15 February 2011

What am I doing here?

I was waiting at an audition last Saturday when an unfamiliarly enlightened thought struck me: I was not viewing the other singers around me as competition to be feared and loathed. I could hear snatches of warm-ups and last minute rehearsals from the practice rooms, and from these it was clear that the vocal caliber was quite high. But this didn’t throw me into a panic; I didn’t have the compulsion to compare my own shortcomings to these anonymous sounds. Instead, they reassured me of my worth: since we had already gone through a prescreening round, all the singers around me had been in some way selected to audition. Including me. “If the others are impressive,” I thought, “I must be as well, in some capacity.” I felt like an insider, and I felt flattered.

This isn’t usually the situation at an audition, when tension runs high. Moreover, most audition situations are not callbacks or invitation-based exams: in a general “cattle call,” it is exponentially more difficult to feel loved and wanted. (Except perhaps for the consummate egomaniac, but that’s not really the way to go either.) I realize I won’t have the luxury of feeling so cared for at every interview and audition, but it doesn’t mean I cannot synthesize a comfortable atmosphere through my perception of the situation and, more importantly, of myself in it.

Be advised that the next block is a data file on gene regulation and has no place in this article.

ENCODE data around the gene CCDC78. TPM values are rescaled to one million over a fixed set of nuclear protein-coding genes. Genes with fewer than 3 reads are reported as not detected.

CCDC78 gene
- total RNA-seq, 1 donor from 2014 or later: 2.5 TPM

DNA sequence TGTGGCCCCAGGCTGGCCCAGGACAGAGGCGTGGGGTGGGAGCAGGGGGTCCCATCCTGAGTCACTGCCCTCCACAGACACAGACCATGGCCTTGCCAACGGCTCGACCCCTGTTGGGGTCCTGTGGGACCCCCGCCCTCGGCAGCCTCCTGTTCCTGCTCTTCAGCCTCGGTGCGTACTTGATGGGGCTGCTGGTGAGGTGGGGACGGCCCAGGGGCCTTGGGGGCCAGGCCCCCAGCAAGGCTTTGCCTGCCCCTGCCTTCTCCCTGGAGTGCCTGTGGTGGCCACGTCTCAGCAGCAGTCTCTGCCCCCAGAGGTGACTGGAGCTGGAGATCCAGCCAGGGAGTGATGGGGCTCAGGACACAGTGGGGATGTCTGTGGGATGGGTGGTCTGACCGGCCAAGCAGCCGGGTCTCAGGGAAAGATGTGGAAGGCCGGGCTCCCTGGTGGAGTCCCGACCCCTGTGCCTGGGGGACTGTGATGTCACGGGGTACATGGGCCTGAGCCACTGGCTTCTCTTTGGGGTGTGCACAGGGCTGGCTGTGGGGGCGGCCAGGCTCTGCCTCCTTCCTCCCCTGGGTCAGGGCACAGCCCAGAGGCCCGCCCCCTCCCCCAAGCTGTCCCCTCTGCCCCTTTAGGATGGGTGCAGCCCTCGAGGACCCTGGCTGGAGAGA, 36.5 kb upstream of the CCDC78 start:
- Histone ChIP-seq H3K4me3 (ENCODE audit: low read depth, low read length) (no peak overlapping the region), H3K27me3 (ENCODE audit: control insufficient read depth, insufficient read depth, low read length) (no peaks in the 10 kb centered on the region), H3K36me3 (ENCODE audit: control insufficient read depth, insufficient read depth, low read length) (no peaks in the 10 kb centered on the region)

Ideally, we would not need so much comparative input from those around us, being able instead to have an inherent feeling of self-worth. Realistically, however, in a world and a career path where progress is an idée fixe, one person’s worth is constantly placed on a scale with his competition. An audition is not, ultimately, about finding the perfect singer, it means finding the best singer in a given group – so the comparison to others is that much more on candidates’ minds. That’s fine, and necessary, to some extent. It’s also helpful to track one’s own progress with the general level of others more or less in the same boat.